Sedtha Long's Story
Sedtha Long was born in Battambang probably in 1958 (Cambodians do not celebrate birthdays but take their ages from their first Khmer New Year in April each year). He moved with his family as a child to Phnom Penh, Cambodia’s capital city, in 1968. When the Khmer Rouge invaded Phnom Penh on 17 April 1975, Sedtha was 16. Separated from his family not long afterwards, Sedtha survived the long hours of working in rice fields, looking after cows, and building two dams, in conditions of near-starvation and fear. He managed to find insects and small animals on which to survive. In January 1979, Sedtha escaped to the Thai border, where he rescued 20 children he found along the way. During the next 12 years, he lived in more than 10 different refugee camps.
One of the few educated survivors of the Khmer Rouge years, Sedtha saw education as the key to rebuilding Cambodia. He taught children and adults in the camps, as well as teaching western volunteers about Cambodia’s culture and history, things he still does today. He started working with the few Buddhist monks and nuns who had also survived The Elimination, to help Cambodians try to make sense of their collective experience and build meaningful lives for themselves and their children in spite of it.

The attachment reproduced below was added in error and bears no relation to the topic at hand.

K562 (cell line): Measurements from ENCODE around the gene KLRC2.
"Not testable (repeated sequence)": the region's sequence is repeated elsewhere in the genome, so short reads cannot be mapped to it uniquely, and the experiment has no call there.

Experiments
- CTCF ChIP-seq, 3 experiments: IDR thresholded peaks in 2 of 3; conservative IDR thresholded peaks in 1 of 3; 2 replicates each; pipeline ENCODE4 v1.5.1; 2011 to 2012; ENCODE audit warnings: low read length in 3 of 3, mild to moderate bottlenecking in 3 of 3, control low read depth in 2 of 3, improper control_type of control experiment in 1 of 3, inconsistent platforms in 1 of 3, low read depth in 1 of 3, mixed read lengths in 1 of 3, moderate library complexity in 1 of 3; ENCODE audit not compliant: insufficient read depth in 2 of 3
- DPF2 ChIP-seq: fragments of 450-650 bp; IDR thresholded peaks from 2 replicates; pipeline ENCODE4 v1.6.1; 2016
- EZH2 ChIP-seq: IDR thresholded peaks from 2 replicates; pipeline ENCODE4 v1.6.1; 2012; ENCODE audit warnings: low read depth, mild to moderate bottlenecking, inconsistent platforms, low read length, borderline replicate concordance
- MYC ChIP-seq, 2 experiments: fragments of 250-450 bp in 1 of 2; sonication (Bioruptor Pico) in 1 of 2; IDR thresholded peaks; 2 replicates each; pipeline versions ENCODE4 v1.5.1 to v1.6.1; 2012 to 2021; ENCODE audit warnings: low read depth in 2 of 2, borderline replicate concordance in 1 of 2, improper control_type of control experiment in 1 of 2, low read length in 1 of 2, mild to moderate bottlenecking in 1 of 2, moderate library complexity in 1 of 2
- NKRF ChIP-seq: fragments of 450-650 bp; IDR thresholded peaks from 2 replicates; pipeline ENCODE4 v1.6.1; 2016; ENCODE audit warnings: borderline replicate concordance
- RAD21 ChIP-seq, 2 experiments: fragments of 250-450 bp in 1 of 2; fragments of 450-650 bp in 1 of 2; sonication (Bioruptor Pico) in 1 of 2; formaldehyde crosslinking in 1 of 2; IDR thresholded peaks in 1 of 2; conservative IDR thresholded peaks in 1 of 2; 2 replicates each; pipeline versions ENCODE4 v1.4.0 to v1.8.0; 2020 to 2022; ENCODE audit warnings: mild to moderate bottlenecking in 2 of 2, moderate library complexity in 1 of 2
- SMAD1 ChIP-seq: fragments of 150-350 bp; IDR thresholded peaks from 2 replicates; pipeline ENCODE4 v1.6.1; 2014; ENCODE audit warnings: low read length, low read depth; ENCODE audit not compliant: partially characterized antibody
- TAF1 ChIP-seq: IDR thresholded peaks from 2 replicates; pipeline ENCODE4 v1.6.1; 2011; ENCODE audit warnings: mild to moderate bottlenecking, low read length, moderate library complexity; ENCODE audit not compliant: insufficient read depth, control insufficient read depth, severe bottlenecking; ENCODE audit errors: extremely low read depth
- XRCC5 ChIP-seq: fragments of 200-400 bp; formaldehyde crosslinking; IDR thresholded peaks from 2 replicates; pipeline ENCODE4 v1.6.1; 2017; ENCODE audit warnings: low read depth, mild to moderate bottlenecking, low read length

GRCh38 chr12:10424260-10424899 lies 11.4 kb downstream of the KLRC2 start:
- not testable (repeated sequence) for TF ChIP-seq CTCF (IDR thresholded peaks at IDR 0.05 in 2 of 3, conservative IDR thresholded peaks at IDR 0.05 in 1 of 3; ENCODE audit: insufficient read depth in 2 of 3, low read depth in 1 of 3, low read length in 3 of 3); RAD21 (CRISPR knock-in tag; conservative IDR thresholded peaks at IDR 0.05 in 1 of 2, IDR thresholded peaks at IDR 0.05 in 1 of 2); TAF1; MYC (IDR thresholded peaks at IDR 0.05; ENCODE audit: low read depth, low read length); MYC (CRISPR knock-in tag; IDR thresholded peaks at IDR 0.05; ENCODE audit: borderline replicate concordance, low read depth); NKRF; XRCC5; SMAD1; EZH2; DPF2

Sedtha was forced to move camps frequently because of attacks from both the Khmer Rouge and the Vietnamese. Eventually, he moved to Site 2, one of the large United Nations camps across the Thai border, where he completed his first degree in education. He was the first Cambodian chosen to work with United, Nations agencies, which sponsored him for advanced studies in Thailand, Japan and the United States, specialising in education, psychology, methodology and community development. He also worked for the United Nations Transition Authority in Cambodia (UNTAC), which paved the way for democratic elections in May 1993.
Sedtha spent some time in various parts of Cambodia before deciding to settle with his children and foster children and other extended family in Siem Reap, where he built a house with the help of his wife’s relatives in The United States. He worked as the outreach manager for the Angkor Hospital for Children, but also taught free classes at his home, as well as helping children in need and reuniting them if possible with family members in surrounding villages. BFT has never been an orphanage, but a place where children from troubled families have found refuge, most of them returning to their extended families but retaining strong links with the BFT Center. Many, many people have called BFT home for some of their lives, and remain part of a large extended family.